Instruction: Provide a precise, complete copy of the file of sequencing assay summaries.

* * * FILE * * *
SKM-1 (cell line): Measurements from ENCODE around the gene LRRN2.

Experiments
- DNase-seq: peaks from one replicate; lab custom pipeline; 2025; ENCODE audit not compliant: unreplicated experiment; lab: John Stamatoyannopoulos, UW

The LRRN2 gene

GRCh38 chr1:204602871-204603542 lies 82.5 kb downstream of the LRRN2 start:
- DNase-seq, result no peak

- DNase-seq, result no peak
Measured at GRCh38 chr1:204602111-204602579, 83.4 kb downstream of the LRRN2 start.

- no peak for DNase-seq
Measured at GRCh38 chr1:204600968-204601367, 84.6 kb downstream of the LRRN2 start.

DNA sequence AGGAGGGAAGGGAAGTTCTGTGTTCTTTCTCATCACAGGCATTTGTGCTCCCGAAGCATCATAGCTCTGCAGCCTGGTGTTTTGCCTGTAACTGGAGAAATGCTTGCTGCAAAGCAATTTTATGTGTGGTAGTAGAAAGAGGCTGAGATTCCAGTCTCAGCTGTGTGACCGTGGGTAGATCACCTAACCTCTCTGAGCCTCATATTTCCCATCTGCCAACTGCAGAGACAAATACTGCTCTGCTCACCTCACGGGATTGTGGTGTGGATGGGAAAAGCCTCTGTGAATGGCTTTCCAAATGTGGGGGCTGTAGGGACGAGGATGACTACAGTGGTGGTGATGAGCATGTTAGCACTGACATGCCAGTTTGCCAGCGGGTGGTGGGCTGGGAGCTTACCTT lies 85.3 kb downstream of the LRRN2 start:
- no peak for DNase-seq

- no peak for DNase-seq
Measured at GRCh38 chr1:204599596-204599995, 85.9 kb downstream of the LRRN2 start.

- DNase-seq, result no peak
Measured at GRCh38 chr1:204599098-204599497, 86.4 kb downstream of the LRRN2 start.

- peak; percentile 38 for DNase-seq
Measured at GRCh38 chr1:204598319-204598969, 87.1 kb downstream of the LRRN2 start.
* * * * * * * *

SKM-1 (cell line): Measurements from ENCODE around the gene LRRN2.

Experiments
- DNase-seq: peaks from one replicate; lab custom pipeline; 2025; ENCODE audit not compliant: unreplicated experiment; lab: John Stamatoyannopoulos, UW

The LRRN2 gene

GRCh38 chr1:204602871-204603542 lies 82.5 kb downstream of the LRRN2 start:
- DNase-seq, result no peak

- DNase-seq, result no peak
Measured at GRCh38 chr1:204602111-204602579, 83.4 kb downstream of the LRRN2 start.

- no peak for DNase-seq
Measured at GRCh38 chr1:204600968-204601367, 84.6 kb downstream of the LRRN2 start.

DNA sequence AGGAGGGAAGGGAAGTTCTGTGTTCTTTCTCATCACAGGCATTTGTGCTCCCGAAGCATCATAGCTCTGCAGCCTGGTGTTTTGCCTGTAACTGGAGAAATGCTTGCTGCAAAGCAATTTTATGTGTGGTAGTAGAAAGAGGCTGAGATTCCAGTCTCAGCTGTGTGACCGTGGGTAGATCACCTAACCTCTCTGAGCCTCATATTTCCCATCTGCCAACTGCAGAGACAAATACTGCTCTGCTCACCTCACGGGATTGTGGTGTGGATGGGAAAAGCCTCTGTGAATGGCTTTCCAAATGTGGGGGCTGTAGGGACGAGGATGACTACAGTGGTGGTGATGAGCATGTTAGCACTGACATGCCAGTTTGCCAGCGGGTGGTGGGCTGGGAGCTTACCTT lies 85.3 kb downstream of the LRRN2 start:
- no peak for DNase-seq

- no peak for DNase-seq
Measured at GRCh38 chr1:204599596-204599995, 85.9 kb downstream of the LRRN2 start.

- DNase-seq, result no peak
Measured at GRCh38 chr1:204599098-204599497, 86.4 kb downstream of the LRRN2 start.

- peak; percentile 38 for DNase-seq
Measured at GRCh38 chr1:204598319-204598969, 87.1 kb downstream of the LRRN2 start.